Another table (f7) is used to store the locations of the starts of each chunk of audio in table 1. The index number (andex) is written to table 7 at location gkdata. gkdatatable (see figure 1). is incremented by 1 each time a new chunk is to be written resulting in a table of pointers into the audio
A conditional branch is included to prevent this writing from happening at every k-rate pass:
if gkpitchflag=gkpitchprev kgoto
(In other words, if the flag indicating that writing can take place is still in the same state, dont carry out this bit again.)
gkdata=(gkinxprev>kindexno ? 0
are included to prevent the orchestra from reading old data after wraparound has occurred in table 1. I shant say much about this here except that after wraparound occurs the pointers into the table start to become invalid. Rather than wipe the tables I chose to ignore the invalid pointers and audio chunks by resetting the value of gkdata.
The last thing this section does is to reinitialise (reinit) at label segment.
So much for the writing. Now lets take a look at a way of reading the indexing data and its associated audio.
Instrument 90, which runs continually, also includes the playback operations. The aforementioned reinit statement allows a fresh value (inum) to be generated whenever a new chunk is written. inum is used to randomly select a segment for playback:
gknum rand gkdata-1
The rand opcode is placed outside the reinitialised segment section because reinitialisation will return the same value each time.
inum is a positive integer in the range 0 to gkdata-1, in other words any index number into table 7 which holds a valid reference to table 1. For example, (and this is illustrated in figure 1) ten entries have been written to table 7 representing the start indexes of ten chunks of audio in table 1. inum is assigned the number 4 so it reads (using the table opcode) the value of index 4 from table 7. Then the next value is read from table 7 (inum+1). These give us the start and end indexes of the fifth chunk of audio in table 1. These can be converted to values representing the offset and the range of the chunk to be read from table 1:
ioffset table inum, 7 ; read
location inum from f7
Once a chunk has been selected it is played back using the phasor opcode in conjunction with the tablei opcode. After determining some cps for the phasor based on the pitch yielded by the pitchtracker the output of the phasor is used to control the speed of the reading of the chunk of audio:
kfact1 = kcps/1046.502 ;ratio for
kcps using c7 as a base frequency
This speed is therefore under the control of the performer to some extent ie. the input pitch at any moment will control the speed of playback via the variable kcps. However, the important part is getting the right range of the table to be read by tablei. An a-rate index (andex2) is established:
When placed in a tablei opcode reading the audio table this results in the indexes being scanned over the range (iplaces), as established above, after being offset by ioffset places:
gasig5 tablei andex2, 1, 0, 0, 1
Each instance of the looped segment is faded in and out (kenv) to remove glitches. This looped audio is faded out overall (kdec) to silence over a period of time.
One feature that quickly became apparent in the first tests was the rapid build-up of dense material after a minute or so of sparse bursts of activity. The sparseness is attractive so an additional envelope (kspace) was applied to the continuous table read which gave a degree of white space. This envelope was controlled by the duration of the incoming audio by inverting gkdur as gkdurcps=1/gkdur.
Needless to say, since most of CSounds opcodes can function in realtime there are a great many ways of modulating the sounds being read from the tables. Also, the manner in which the audio is played back is a huge area to be explored and is probably the area bearing the greatest potential from a musical standpoint.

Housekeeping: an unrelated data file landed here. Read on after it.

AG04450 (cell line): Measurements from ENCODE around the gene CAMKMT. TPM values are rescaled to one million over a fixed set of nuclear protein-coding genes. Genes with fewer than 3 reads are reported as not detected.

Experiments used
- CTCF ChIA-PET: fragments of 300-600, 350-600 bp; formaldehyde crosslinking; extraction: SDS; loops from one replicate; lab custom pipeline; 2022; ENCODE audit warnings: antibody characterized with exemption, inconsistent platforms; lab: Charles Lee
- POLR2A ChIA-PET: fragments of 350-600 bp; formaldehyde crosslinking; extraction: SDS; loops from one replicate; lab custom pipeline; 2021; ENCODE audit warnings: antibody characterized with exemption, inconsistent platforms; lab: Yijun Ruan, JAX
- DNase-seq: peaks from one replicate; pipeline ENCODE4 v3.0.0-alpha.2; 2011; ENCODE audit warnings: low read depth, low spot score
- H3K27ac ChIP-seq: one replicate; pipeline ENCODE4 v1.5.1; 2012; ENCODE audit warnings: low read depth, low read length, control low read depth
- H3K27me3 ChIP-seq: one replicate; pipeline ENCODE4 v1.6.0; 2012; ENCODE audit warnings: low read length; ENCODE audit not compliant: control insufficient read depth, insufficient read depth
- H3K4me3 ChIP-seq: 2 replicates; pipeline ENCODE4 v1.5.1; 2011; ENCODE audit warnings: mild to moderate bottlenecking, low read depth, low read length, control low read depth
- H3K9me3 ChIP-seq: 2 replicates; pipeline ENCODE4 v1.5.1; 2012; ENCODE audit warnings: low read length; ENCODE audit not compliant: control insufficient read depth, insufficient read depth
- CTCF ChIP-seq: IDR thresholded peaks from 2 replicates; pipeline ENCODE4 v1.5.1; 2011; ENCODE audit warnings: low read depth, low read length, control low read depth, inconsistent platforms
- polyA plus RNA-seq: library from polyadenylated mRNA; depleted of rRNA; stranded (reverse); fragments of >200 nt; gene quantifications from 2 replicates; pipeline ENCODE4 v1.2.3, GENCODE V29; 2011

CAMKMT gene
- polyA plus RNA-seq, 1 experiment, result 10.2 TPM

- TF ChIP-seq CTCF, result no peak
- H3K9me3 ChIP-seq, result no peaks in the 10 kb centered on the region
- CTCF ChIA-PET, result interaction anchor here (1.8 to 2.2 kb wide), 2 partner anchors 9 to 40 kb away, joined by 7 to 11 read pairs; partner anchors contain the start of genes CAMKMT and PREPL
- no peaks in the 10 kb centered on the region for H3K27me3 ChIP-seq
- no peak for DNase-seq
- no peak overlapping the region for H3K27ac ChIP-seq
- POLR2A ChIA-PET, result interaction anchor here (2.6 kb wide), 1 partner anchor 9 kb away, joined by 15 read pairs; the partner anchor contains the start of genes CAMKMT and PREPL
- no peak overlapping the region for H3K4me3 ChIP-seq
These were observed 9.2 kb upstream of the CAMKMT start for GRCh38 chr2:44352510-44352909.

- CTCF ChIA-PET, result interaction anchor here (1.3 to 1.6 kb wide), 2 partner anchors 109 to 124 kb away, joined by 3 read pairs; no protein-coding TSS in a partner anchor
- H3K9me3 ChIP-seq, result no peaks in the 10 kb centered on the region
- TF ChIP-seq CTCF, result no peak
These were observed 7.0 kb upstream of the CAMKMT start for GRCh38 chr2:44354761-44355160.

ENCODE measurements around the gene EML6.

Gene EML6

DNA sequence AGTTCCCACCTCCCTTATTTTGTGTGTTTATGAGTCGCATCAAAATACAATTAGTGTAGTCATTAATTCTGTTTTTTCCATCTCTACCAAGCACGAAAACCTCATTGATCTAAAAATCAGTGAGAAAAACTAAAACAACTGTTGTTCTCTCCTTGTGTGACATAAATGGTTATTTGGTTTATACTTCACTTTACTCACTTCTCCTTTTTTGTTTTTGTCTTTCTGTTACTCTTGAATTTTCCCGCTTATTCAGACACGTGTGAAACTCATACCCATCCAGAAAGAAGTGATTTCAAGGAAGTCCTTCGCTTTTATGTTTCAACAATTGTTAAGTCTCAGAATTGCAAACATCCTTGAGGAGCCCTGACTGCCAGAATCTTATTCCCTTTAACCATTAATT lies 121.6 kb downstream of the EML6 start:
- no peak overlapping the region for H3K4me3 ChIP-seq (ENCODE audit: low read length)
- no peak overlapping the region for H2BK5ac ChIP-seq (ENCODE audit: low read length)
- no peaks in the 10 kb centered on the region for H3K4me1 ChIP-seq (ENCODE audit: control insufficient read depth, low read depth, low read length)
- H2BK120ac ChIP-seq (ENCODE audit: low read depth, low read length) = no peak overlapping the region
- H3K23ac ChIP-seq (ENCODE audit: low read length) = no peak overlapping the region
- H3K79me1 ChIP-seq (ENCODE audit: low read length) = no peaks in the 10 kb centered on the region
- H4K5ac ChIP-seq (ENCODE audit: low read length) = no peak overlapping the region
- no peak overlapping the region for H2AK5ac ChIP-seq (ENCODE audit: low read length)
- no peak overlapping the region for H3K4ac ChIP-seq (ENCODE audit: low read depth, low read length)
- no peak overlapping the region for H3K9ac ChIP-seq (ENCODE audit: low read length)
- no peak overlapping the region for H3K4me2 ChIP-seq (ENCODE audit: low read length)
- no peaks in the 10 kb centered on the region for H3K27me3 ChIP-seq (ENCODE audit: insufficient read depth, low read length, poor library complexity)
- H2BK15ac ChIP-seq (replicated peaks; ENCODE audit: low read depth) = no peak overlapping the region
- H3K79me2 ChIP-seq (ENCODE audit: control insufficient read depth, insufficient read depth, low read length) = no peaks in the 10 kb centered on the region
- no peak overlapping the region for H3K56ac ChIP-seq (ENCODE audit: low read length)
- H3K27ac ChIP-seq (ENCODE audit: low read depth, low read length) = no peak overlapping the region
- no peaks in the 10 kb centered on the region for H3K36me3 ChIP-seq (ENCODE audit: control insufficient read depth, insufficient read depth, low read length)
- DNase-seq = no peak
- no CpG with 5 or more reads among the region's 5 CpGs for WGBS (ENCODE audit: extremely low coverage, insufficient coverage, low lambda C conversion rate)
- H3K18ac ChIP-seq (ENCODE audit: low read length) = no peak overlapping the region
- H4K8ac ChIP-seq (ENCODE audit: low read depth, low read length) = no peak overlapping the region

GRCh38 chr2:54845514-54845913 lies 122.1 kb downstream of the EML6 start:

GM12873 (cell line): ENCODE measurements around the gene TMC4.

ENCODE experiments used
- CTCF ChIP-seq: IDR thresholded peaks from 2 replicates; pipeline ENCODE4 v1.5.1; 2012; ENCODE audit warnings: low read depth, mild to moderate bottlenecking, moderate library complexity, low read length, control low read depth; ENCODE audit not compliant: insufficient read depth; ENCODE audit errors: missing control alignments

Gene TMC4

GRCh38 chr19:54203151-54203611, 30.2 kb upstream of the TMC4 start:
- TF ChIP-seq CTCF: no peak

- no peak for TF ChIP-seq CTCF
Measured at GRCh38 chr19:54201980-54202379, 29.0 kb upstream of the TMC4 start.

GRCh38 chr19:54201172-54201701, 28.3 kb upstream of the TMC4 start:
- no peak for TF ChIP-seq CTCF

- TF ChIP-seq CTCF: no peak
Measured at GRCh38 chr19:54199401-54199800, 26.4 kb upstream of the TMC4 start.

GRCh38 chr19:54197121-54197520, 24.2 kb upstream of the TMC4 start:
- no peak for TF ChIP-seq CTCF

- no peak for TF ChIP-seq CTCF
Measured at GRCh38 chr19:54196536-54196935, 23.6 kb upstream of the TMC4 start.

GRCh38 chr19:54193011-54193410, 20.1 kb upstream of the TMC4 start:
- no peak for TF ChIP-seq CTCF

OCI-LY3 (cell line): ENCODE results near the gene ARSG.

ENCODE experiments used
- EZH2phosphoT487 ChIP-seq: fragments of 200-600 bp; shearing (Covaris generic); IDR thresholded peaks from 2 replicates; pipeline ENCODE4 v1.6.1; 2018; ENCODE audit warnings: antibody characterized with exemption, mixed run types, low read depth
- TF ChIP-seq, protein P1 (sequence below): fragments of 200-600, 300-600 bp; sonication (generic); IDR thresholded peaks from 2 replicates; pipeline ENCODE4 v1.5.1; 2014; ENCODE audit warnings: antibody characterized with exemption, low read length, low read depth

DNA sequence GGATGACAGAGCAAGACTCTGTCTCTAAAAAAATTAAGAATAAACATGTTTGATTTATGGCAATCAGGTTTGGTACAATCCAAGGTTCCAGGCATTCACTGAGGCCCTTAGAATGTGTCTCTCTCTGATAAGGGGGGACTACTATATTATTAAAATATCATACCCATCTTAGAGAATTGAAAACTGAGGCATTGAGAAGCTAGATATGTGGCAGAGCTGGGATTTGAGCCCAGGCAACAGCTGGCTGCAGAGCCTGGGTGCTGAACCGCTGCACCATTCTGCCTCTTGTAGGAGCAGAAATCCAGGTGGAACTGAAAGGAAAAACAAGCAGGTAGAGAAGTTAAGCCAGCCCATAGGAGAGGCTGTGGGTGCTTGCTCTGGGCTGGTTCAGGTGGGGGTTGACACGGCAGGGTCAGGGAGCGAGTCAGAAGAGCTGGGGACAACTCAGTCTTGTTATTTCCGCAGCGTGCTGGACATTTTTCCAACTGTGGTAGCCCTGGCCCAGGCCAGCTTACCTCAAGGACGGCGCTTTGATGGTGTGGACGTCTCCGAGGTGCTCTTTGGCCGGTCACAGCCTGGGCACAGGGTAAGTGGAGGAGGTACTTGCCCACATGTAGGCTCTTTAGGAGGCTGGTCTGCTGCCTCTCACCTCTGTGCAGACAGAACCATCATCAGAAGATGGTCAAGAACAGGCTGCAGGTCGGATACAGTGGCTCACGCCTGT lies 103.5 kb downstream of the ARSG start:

The number and type of operations that can be carried out simultaneously shall depend on hardware and appropriate buffer sizes. Gabriel Maldonados documentation gives more on this subject. Also, real-time operations benefit greatly from the optimisations outlined in Chapter 4 of the Csound Book: "Optimising Your CSound Instruments" by Paris Smaragdis.
The audio extracts
The audio sample demonstrates some of the characteristics of the method. Drums.mp3 uses short noisy sounds which nevertheless have an influence on pitch. You can hear the changes in pitch being triggered by the input audio (which may also be the output audio being fed back from loudspeakers into the system). Also, looped sounds are audible, demonstrating the orchestras ability to select and access the segments in the audio table thanks to the references logged in the data table.
Drone.mp3 serves to illustrate the orchestras capability of being calmed down by the performer. A recorder choruses with its previous output. Although not demonstrated in this extract, there will often be a period of transition when old material is being flushed out of the table. This can take some time if the output from loudspeakers is influencing the orchestras behaviour. If there is no feedback, then it is merely a case of filling the table with enough audio (in this case about 11 seconds) to overwrite the old data.
Although some of the methods used in this orchestra may seem somewhat long-winded given the apparent simplicity of the tasks, the need to remove the uniformity from a real time interactive system demands the use of conditional testing and branching, a means for the efficient storage of audio for fast recall and some degree of player control via sensing. Certain sacrifices were made: audio quality can be a bit rough and the finite size of the audio table means that the systems history is limited by practical choice.
Furthermore, the performance environment plays a considerable part in affecting the quality of the results. The extracts given here were recorded in a small room (about 12 by 10 feet) which gave me the freedom to enrich the sound a little using reverb2. When I carried out tests in a larger space (an old stone-built church) it was difficult to get the right balance of input levels and loudspeaker levels. Also, natural reverberation muddied the sound and stripped away any intimacy the instruments could evoke.
In my next article I intend to demonstrate a more imaginative way of handling the captured audio and to explain my extensions to the functionality of the orchestra to include rhythm and greater performer control.